and resolving the merits of McNabb’s action in the days that now precede McNabb’s
scheduled execution would require nothing short of Circe’s magical powers.
Third, another equitable consideration is at play. Borden, in almost identical
circumstances, received a stay of execution. Defendants did not appeal, admittedly
in part because of the late litigation hour. The court, in equity and good conscience,
cannot treat McNabb differently than Borden when the stakes are this high. There is
no evidentiary justification for disparate treatment of McNabb.
The Eleventh Circuit has remanded McNabb’s case for further proceedings.
This court is not authorized to ignore those instructions, which still stand. If
McNabb is executed as scheduled, this court will be unable to comply with the
mandate. Given the unusual procedural posture of this case –– like Borden’s ––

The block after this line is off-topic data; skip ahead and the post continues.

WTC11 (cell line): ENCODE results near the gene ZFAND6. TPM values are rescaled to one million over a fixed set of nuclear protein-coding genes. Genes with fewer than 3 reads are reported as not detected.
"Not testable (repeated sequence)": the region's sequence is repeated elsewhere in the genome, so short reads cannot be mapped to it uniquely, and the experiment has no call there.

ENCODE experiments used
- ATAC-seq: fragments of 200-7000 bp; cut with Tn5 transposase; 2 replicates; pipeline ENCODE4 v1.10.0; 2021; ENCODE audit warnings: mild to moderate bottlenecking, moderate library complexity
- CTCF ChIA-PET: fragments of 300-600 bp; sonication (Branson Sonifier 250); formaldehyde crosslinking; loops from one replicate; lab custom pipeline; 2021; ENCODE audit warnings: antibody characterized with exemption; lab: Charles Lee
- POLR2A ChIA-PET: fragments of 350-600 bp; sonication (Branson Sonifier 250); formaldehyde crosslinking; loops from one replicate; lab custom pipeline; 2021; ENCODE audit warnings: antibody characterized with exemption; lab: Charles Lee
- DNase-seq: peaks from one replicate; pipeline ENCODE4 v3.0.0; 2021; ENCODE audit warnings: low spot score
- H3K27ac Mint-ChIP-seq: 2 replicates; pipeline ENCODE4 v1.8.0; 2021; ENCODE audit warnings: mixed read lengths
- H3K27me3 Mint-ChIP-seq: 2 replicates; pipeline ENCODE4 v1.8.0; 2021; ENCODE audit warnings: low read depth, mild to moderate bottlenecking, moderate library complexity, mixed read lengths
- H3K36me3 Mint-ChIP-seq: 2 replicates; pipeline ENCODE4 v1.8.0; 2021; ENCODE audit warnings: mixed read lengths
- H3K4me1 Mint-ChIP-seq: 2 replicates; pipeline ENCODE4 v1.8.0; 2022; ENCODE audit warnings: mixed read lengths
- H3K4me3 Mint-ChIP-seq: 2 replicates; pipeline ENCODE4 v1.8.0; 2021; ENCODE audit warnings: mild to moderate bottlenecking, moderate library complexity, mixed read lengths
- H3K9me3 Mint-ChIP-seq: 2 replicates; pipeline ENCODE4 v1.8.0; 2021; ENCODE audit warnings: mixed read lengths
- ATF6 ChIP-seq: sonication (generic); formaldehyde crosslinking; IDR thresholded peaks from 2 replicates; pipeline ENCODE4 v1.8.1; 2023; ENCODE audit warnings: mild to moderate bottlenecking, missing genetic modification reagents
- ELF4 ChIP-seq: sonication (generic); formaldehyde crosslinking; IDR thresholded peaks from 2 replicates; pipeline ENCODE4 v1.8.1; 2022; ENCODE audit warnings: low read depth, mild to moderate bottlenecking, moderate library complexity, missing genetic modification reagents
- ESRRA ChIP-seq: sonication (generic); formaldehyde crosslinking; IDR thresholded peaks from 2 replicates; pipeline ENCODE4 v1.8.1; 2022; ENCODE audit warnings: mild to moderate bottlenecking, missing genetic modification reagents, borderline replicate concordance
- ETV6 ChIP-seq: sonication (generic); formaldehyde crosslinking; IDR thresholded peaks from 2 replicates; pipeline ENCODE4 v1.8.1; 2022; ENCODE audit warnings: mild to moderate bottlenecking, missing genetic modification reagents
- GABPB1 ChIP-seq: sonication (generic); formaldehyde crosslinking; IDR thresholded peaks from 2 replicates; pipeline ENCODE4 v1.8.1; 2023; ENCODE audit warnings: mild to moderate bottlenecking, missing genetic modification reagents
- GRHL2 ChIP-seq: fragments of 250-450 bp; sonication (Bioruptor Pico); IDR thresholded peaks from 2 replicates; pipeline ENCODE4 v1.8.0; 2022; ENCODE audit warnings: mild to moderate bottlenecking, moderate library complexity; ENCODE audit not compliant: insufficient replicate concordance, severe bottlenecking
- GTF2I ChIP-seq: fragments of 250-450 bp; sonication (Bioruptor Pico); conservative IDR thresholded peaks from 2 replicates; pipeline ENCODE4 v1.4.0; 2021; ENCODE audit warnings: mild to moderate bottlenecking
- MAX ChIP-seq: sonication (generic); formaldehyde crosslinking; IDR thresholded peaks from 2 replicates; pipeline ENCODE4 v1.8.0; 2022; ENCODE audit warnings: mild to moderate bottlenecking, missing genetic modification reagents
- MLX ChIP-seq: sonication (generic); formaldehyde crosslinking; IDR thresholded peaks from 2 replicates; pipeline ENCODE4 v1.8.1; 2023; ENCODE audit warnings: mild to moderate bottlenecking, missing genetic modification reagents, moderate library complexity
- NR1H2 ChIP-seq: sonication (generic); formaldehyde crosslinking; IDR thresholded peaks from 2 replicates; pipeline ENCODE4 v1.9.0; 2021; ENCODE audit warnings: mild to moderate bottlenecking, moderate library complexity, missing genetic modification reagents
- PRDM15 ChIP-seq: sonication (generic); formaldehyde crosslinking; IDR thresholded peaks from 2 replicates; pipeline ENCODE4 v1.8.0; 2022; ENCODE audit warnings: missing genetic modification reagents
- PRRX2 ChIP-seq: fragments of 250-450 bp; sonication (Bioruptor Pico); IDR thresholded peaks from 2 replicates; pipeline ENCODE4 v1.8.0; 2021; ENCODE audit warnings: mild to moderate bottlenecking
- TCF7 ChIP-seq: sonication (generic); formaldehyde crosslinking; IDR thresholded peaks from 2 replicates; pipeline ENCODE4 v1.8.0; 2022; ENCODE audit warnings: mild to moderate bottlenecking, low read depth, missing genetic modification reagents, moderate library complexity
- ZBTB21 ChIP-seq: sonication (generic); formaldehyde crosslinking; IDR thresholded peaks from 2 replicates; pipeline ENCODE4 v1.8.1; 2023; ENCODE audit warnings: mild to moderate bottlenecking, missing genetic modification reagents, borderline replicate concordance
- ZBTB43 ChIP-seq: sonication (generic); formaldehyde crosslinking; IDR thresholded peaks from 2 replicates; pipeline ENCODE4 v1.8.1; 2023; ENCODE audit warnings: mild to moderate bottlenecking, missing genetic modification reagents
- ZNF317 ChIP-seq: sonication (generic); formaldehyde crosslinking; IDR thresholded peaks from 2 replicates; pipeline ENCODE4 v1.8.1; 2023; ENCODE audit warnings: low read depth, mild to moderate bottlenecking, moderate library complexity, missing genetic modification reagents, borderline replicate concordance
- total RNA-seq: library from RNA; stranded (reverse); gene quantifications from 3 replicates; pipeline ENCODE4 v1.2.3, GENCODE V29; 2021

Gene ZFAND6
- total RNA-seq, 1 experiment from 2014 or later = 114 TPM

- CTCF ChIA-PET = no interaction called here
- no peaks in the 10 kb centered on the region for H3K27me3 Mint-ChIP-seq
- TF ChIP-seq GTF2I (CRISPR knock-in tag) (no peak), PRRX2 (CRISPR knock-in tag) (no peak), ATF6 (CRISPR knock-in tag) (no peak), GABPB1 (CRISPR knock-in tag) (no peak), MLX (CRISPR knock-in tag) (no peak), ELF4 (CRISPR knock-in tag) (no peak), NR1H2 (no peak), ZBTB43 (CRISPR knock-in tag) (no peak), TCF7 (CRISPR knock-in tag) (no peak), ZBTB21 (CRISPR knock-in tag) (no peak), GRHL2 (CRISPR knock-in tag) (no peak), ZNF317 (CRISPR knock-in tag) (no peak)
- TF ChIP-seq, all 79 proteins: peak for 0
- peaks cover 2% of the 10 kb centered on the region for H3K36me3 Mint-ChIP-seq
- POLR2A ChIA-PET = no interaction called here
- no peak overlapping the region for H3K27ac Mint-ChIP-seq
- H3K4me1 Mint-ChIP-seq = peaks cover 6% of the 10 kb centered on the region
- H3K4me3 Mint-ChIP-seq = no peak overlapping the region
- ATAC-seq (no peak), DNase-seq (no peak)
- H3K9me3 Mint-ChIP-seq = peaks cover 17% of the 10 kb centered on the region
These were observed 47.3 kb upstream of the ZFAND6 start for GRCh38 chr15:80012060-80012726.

preservation of this court’s ability to comply with the clear directives of the Eleventh
Circuit requires issuance of the alternative All Writs Act injunction as requested.
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Accordingly, for the reasons stated above and those expressed by the Eleventh
Circuit Court of Appeals, and in the face of a mandate, McNabb’s Emergency
Motion for a Stay of Execution (Doc. # 307), seeking injunctive relief under the
traditional four-factor test is DENIED. McNabb’s alternative request for injunctive
relief under the All Writs Act (Doc. # 307) is GRANTED. McNabb’s October 19,
2017 execution date is STAYED pending further proceedings in accordance with
the Eleventh Circuit’s instructions to the district court.
DONE this 16th day of October, 2017.
/s/ W. Keith Watkins
CHIEF UNITED STATES DISTRICT JUDGE